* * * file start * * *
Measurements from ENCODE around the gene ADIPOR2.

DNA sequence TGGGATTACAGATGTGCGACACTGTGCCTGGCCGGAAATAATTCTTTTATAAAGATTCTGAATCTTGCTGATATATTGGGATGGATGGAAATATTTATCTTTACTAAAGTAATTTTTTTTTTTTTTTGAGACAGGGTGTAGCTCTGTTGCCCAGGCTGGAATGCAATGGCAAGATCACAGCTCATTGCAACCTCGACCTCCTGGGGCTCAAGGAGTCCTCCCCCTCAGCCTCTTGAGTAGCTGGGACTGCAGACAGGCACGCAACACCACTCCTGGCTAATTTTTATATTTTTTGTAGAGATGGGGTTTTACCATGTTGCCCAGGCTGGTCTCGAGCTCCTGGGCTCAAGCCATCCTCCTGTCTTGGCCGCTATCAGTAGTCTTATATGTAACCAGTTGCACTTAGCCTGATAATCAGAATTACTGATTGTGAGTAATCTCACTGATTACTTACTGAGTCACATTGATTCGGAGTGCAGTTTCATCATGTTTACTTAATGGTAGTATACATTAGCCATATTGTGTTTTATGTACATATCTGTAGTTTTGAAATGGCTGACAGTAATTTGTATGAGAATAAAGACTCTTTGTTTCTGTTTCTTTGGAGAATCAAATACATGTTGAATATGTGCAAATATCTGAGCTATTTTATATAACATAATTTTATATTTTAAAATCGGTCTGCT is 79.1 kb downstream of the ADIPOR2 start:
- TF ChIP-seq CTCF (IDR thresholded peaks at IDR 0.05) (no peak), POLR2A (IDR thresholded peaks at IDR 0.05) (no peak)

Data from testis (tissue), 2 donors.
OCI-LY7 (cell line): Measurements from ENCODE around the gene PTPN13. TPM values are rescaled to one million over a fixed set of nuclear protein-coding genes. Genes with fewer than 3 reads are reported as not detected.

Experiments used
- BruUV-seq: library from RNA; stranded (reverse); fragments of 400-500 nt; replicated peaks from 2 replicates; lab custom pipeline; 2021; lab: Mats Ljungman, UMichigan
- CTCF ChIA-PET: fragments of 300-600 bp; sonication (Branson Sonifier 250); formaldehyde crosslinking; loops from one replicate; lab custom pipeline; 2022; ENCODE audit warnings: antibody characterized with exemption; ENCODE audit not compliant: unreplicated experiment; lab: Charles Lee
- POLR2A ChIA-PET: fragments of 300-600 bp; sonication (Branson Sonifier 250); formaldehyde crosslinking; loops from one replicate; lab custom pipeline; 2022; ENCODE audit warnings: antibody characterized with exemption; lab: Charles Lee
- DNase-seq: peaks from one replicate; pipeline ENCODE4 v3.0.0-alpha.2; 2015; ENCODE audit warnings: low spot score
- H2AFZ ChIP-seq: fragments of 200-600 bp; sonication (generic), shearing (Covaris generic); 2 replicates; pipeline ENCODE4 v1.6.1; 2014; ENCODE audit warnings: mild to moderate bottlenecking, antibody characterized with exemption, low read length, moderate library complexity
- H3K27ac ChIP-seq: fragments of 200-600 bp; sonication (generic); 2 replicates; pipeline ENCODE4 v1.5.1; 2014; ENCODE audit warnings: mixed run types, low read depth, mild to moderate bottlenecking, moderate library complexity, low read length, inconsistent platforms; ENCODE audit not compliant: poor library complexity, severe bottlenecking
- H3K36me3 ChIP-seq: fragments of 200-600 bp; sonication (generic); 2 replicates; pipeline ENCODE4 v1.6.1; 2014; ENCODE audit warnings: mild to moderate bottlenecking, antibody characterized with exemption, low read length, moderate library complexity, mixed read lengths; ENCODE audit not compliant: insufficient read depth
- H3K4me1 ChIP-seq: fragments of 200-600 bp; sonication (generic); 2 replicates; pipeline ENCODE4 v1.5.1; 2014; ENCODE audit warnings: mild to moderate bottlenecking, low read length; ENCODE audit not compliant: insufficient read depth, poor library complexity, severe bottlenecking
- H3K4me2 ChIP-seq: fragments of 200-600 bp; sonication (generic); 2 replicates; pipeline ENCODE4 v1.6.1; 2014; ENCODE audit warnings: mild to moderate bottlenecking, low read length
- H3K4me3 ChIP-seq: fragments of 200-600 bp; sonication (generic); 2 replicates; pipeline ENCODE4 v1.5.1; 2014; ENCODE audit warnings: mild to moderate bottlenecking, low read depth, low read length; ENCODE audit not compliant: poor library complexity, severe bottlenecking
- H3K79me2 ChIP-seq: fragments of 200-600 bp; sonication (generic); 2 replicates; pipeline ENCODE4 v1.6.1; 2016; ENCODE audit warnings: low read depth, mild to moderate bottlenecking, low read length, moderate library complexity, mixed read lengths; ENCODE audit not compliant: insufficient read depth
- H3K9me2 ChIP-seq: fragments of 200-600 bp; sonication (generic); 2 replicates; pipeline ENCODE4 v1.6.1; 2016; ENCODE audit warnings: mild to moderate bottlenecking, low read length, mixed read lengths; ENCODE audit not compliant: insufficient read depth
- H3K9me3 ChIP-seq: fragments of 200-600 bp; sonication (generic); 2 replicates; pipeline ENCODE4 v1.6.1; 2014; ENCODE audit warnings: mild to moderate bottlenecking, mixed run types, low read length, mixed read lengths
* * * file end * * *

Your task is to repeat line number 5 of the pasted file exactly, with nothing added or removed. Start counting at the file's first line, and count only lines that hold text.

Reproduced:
OCI-LY7 (cell line): Measurements from ENCODE around the gene PTPN13. TPM values are rescaled to one million over a fixed set of nuclear protein-coding genes. Genes with fewer than 3 reads are reported as not detected.